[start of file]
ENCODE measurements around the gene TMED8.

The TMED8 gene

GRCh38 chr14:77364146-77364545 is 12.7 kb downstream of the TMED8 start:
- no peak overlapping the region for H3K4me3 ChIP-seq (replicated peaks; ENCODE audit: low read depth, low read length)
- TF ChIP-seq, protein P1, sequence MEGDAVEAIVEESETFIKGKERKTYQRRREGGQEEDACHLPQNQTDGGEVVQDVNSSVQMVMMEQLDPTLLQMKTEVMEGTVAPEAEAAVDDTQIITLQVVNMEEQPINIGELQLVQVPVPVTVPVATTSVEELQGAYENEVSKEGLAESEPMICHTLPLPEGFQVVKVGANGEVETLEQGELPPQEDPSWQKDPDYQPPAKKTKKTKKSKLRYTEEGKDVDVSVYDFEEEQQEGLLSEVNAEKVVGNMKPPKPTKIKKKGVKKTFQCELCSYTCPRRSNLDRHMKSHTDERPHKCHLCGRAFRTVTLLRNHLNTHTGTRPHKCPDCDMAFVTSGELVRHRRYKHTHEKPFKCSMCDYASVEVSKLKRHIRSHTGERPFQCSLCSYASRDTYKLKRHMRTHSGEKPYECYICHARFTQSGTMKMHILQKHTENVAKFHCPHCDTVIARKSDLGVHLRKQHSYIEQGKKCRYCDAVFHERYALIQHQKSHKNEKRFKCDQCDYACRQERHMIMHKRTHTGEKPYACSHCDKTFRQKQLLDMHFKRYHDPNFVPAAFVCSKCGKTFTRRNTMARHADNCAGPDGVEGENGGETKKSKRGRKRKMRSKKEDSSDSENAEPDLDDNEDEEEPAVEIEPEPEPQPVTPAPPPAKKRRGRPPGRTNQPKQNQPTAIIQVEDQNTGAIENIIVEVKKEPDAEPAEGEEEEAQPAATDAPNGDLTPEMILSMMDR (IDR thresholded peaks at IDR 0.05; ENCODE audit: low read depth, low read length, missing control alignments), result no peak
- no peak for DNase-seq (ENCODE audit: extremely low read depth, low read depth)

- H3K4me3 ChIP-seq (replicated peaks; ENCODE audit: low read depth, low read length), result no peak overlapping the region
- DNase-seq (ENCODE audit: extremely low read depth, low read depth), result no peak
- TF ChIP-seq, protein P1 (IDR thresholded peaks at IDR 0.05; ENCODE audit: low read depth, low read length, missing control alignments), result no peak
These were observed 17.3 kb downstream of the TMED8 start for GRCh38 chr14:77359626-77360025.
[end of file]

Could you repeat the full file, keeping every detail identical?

ENCODE measurements around the gene TMED8.

The TMED8 gene

GRCh38 chr14:77364146-77364545 is 12.7 kb downstream of the TMED8 start:
- no peak overlapping the region for H3K4me3 ChIP-seq (replicated peaks; ENCODE audit: low read depth, low read length)
- TF ChIP-seq, protein P1, sequence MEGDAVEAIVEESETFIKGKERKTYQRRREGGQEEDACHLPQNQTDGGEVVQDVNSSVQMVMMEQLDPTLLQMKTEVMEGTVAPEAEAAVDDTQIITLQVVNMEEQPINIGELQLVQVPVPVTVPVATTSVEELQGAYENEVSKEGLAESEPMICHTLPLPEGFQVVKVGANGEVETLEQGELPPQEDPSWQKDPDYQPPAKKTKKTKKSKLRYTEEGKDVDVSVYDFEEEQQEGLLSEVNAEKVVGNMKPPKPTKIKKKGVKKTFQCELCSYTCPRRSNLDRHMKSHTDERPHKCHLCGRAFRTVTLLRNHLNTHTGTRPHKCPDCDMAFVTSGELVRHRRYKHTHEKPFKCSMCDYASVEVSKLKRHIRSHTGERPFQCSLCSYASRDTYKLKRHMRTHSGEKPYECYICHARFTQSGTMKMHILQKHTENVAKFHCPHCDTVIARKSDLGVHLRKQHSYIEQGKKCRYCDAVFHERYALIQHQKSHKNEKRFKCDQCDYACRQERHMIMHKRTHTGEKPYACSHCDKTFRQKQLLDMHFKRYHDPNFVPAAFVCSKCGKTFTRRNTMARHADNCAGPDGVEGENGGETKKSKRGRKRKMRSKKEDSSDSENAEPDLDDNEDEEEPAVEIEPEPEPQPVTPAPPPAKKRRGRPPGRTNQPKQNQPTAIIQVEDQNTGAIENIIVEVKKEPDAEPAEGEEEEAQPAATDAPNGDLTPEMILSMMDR (IDR thresholded peaks at IDR 0.05; ENCODE audit: low read depth, low read length, missing control alignments), result no peak
- no peak for DNase-seq (ENCODE audit: extremely low read depth, low read depth)

- H3K4me3 ChIP-seq (replicated peaks; ENCODE audit: low read depth, low read length), result no peak overlapping the region
- DNase-seq (ENCODE audit: extremely low read depth, low read depth), result no peak
- TF ChIP-seq, protein P1 (IDR thresholded peaks at IDR 0.05; ENCODE audit: low read depth, low read length, missing control alignments), result no peak
These were observed 17.3 kb downstream of the TMED8 start for GRCh38 chr14:77359626-77360025.